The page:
This convent shouldn’t be missed, even if you’ve overdosed on colonial edifices. Occupying a whole block and guarded by imposing high walls, it is one of the most fascinating religious buildings in Peru. Nor is it just a religious building – the 20,000-sq-meter complex is almost a citadel within the city. It was founded in 1580 by a rich widow, doña María de Guzmán. Enter from the southeast corner. The best way to visit Santa Catalina is to hire one of the informative guides, available for S20 from inside the entrance. Guides speak Spanish, English, French, German, Italian, Portuguese or Japanese. The tours last about an hour, after which you’re welcome to keep exploring by yourself until the gates close. The monastery is also open two evenings a week so that visitors can traipse through the shadowy grounds by candlelight as nuns would have done centuries ago. Alternatively, you can wander around on your own without a guide, soaking up the meditative atmosphere and getting slightly lost (there’s a finely printed miniature map on the back of your ticket if you’re up for an orienteering challenge). A helpful way to begin is to focus a visit on the three main cloisters. After passing under the silencio (silence) arch you will enter the Novice Cloister, marked by a courtyard with a rubber tree at its center. Novice nuns entering here were required to zip their lips in a vow of solemn silence and resolve to a life of work and prayer. Nuns lived as novices for four years, during which time their wealthy families were expected to pay a dowry of 100 gold coins per year. At the end of the four years they could choose between taking their vows and entering into religious service, or leaving the convent – the latter would most likely have brought shame upon their family. Graduated novices passed onto the Orange Cloister, named for the orange trees clustered at its center that represent renewal and eternal life. This cloister allows a peek into the Profundis Room, a mortuary where dead nuns were mourned. Paintings of the deceased line the walls. Artists were allotted 24 hours to complete these posthumous paintings, since painting the nuns while alive was out of the question. Leading away from the Orange Cloister, Córdova St is flanked by cells that served as living quarters for the nuns. These dwellings would house one or more nuns, along with a handful of servants, and ranged from austere to lavish depending on the wealth of the inhabitants. Ambling down Toledo St leads you to the cafe, which serves fresh-baked pastries and espressos, and finally to the communal washing area where servants washed in mountain runoff channeled into huge earthenware jars. Heading down Burgos St toward the cathedral’s sparkling sillar (white volcanic rock) tower, visitors may enter the musty darkness of the communal kitchen that was originally used as the church until the reformation of 1871. Just beyond, Zocodober Sq (the name comes from the Arabic word for ‘barter’) was where nuns gathered on Sundays to exchange their handicrafts, such as soaps and baked goods. Continuing on, to the left you can enter the cell of the legendary Sor Ana, a nun renowned for her eerily accurate predictions about the future and the miracles she is said to have performed until her death in 1686. Finally, the Great Cloister is bordered by the chapel on one side and the art gallery, which used to serve as a communal dormitory, on the other. This building takes on the shape of a cross. Murals along the walls depict scenes from the lives of Jesus and the Virgin Mary.
If there's one must-see archaeological site in the region, this is it. The Temples of the Sun and the Moon, attributed to the Moche period, are more than 700 years older than Chan Chan, yet parts of the complex are remarkably well preserved. Located on the south bank of the Río Moche, the main attraction here is the Huaca de la Luna with its phenomenal multicolored friezes. The entrance price includes an English-speaking guide; individual travelers need to wait for a group to fill. The larger Huaca del Sol is closed to visitors. Archaeologists believe the Huaca de La Luna was the religious and ceremonial center of the Moche capital, while the Huaca del Sol was the administrative center. The two edifices are separated by 500m of open desert that once contained the dwellings and other buildings of the common residents. While Huaca de la Luna is smaller than its neighbor, it proves that, in Moche pyramids at least, size isn’t everything. The structure is riddled with rooms that contained ceramics and precious metals and are adorned with some of the beautiful polychrome friezes for which the Moche were famous. The huaca was built over six centuries to AD 600, with six succeeding generations expanding on it and completely covering the previous structure. Archaeologists onion-skinning selected parts of the huaca have discovered that there are friezes of stylized figures on every level, some of which have been perfectly preserved by the later levels built around them. Enthusiastic local guides will walk you through different parts of the complex and explain the richly colored motifs depicting Moche gods and zoomorphic figures, before leading you to the spectacular finale: the magnificent, richly decorated external wall. Don't even think of dropping out early. Many of the guides are volunteers, so tips are appreciated. From the Huaca de la Luna site there are good views of the Huaca del Sol, which is the largest single pre-Columbian structure in Peru, though about a third of it has been washed away. The structure was built with an estimated 140 million adobe bricks, many of them marked with symbols representing the workers who made them. At one time the pyramid consisted of several different levels connected by steep flights of stairs, huge ramps and walls sloping at 77 degrees. The last 1500 years have wrought their inevitable damage, and today the pyramid looks like a giant pile of crude bricks partially covered with sand. Despite this, its size alone makes the pyramid an awesome sight. The Huaca del Sol is not currently open to visitors as only minimal research has been conducted on the site. Around 600m from the Huaca de la Luna car park, the excellent Museo Huacas de Moche is a fascinating and well-planned museum with three rooms of objects excavated from the site and explanations in Spanish and English. Visitors need to check in here to buy a ticket and schedule a tour before heading over to the Huaca de la Luna. Entry to the museum costs an additional S5, and it's well worth popping in while you wait for your tour departure. As you leave look around for biringos, the native Peruvian hairless dogs that hang out here. Their body temperature is higher than that of normal dogs and they have traditionally been used as body warmers for people with arthritis. Combis (S1.50) for the Huacas del Sol y de la Luna leave from Av Los Incas in Trujillo every 15 minutes or so. It’s also possible to take a taxi (S15).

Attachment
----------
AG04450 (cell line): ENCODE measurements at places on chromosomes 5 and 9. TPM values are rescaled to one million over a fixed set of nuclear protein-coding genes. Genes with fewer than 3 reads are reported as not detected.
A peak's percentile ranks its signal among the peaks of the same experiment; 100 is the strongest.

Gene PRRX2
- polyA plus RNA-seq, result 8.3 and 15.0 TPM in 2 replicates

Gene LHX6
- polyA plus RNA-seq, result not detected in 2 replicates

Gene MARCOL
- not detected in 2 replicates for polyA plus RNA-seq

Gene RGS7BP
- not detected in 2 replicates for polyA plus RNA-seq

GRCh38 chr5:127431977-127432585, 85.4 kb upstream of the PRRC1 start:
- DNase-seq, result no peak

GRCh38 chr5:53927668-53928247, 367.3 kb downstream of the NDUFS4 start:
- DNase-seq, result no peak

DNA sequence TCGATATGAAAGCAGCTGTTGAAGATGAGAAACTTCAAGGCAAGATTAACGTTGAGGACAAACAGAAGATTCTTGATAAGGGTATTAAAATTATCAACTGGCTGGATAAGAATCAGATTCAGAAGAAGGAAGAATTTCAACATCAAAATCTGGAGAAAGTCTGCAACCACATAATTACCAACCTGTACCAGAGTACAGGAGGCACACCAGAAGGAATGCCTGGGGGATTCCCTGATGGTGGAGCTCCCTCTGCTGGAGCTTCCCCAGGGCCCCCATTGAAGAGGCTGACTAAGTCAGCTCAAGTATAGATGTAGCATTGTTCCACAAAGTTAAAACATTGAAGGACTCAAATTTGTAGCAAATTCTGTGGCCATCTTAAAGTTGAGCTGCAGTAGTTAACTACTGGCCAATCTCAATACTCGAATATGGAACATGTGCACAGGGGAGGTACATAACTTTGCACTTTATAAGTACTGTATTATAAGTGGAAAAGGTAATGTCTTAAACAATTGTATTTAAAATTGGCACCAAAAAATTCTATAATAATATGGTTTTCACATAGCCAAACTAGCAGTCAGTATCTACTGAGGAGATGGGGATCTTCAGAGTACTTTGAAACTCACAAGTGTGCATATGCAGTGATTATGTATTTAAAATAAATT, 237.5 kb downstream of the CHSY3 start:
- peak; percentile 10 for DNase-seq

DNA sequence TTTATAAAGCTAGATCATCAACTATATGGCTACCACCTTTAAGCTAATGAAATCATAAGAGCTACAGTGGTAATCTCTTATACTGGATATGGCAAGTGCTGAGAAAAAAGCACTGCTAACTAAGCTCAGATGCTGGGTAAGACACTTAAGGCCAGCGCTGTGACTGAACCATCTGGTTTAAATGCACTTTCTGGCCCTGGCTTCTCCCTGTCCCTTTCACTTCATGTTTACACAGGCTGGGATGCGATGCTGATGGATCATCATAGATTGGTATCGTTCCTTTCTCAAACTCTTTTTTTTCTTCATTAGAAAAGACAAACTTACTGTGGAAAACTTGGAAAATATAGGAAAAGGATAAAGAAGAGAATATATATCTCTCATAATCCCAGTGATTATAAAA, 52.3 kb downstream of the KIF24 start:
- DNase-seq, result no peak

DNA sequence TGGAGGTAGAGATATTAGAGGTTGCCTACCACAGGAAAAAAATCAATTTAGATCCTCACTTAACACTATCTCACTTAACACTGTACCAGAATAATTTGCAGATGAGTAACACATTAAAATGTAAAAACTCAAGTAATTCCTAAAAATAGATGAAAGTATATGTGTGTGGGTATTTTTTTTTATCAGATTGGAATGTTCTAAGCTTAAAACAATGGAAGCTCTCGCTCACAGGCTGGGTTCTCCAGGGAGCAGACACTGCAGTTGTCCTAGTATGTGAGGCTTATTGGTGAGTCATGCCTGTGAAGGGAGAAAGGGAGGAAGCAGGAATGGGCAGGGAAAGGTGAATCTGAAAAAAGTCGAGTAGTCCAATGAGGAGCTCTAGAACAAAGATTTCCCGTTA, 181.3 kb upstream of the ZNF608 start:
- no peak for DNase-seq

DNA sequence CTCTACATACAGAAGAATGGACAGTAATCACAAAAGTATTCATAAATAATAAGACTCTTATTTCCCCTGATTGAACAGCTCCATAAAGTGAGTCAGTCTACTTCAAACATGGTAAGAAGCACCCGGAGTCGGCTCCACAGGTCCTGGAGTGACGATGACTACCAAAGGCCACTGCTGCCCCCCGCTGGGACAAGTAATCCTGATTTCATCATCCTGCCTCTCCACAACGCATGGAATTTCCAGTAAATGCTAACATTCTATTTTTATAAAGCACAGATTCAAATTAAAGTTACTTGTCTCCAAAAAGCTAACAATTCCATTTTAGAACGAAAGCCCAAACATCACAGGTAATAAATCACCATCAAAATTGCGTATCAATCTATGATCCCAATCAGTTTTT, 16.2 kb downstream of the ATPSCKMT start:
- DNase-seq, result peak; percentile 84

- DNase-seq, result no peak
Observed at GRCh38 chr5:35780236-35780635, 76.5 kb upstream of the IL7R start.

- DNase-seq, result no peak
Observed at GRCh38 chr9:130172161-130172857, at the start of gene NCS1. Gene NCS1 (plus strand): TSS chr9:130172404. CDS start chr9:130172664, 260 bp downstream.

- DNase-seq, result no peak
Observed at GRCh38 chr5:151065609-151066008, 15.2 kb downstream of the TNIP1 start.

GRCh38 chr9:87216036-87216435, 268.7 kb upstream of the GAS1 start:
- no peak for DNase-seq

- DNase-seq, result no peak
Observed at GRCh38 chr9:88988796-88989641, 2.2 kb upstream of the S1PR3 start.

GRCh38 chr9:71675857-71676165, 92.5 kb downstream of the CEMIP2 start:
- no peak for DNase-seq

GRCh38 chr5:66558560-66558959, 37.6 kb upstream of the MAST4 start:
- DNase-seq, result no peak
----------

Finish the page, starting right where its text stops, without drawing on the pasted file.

This 771m waterfall somehow escaped the notice of the Peruvian government, international explorers and prying satellite images until 2005, when German Stefan Ziemendorff and a group of locals put together an expedition to map the falls. Various claims ranging from the third-loftiest waterfall on earth to the 15th highest resulted in an international firestorm. Whatever its rank, Gocta is mighty impressive and, thanks to a web of well-signposted, forested trails, it's now pretty accessible, too. To get to the falls from Chachapoyas, catch an ETSA combi (minibus) heading toward Pedro Ruíz (S3, 45 minutes) and get off at Cocahuayaco (a bridge on the main road). Mototaxis (three-wheeled motorcycle rickshaw taxis) usually wait here offering to take hikers up to the villages of Cocachimba (5.3km) or San Pablo (6km) for S10. Alternatively, you can hike up to either village. San Pablo provides best access to the upper falls. Cocachimba is the start of the trail to the lower falls. Both villages have community tourist offices where you must pay your entrance fee. Cocachimba has more in the way of places to stay and eat. For a full day out, it's possible to visit both the upper and lower falls on one 15km circuit. Start in San Pablo village, from where a 6km trail leads to the base of the 231m-high upper cascade. Double back on the same path for 1.8km and then turn left heading down the mountain to a fantastic lookout with a clear view of both cascades, and then across a suspension bridge to the base of the taller 540m-high lower falls. From here you exit along the main trail to Cocachimba (6.2km), where you can catch a mototaxi back to Cocahuayco. From the road bridge, combis for Chachapoyas pass every 30 minutes. For die-hard athletes wanting to do the full circuit, starting and finishing in Cocahuaycos, you're looking at a 26km hike over hilly, sometimes-muddy terrain. Start early.